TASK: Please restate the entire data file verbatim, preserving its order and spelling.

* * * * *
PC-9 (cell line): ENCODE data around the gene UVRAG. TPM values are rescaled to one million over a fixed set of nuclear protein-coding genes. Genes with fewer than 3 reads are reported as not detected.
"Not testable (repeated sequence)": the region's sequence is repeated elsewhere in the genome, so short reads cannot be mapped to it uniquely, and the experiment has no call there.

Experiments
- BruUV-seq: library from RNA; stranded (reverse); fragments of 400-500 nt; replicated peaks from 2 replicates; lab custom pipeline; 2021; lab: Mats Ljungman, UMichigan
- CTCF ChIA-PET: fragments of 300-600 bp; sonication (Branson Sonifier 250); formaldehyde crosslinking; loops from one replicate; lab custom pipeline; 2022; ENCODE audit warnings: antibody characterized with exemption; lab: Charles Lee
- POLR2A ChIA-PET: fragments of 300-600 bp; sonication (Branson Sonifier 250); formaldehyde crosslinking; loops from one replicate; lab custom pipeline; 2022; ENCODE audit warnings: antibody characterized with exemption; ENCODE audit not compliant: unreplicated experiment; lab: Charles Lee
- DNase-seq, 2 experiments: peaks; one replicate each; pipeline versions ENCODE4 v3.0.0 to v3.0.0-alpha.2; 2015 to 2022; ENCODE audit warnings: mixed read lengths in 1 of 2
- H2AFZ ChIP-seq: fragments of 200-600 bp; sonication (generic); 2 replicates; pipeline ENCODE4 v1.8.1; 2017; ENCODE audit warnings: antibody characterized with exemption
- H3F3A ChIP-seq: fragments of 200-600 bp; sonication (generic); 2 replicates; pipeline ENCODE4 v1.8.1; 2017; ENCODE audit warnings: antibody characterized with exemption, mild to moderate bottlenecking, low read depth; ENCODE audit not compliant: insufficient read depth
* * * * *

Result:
PC-9 (cell line): ENCODE data around the gene UVRAG. TPM values are rescaled to one million over a fixed set of nuclear protein-coding genes. Genes with fewer than 3 reads are reported as not detected.
"Not testable (repeated sequence)": the region's sequence is repeated elsewhere in the genome, so short reads cannot be mapped to it uniquely, and the experiment has no call there.

Experiments
- BruUV-seq: library from RNA; stranded (reverse); fragments of 400-500 nt; replicated peaks from 2 replicates; lab custom pipeline; 2021; lab: Mats Ljungman, UMichigan
- CTCF ChIA-PET: fragments of 300-600 bp; sonication (Branson Sonifier 250); formaldehyde crosslinking; loops from one replicate; lab custom pipeline; 2022; ENCODE audit warnings: antibody characterized with exemption; lab: Charles Lee
- POLR2A ChIA-PET: fragments of 300-600 bp; sonication (Branson Sonifier 250); formaldehyde crosslinking; loops from one replicate; lab custom pipeline; 2022; ENCODE audit warnings: antibody characterized with exemption; ENCODE audit not compliant: unreplicated experiment; lab: Charles Lee
- DNase-seq, 2 experiments: peaks; one replicate each; pipeline versions ENCODE4 v3.0.0 to v3.0.0-alpha.2; 2015 to 2022; ENCODE audit warnings: mixed read lengths in 1 of 2
- H2AFZ ChIP-seq: fragments of 200-600 bp; sonication (generic); 2 replicates; pipeline ENCODE4 v1.8.1; 2017; ENCODE audit warnings: antibody characterized with exemption
- H3F3A ChIP-seq: fragments of 200-600 bp; sonication (generic); 2 replicates; pipeline ENCODE4 v1.8.1; 2017; ENCODE audit warnings: antibody characterized with exemption, mild to moderate bottlenecking, low read depth; ENCODE audit not compliant: insufficient read depth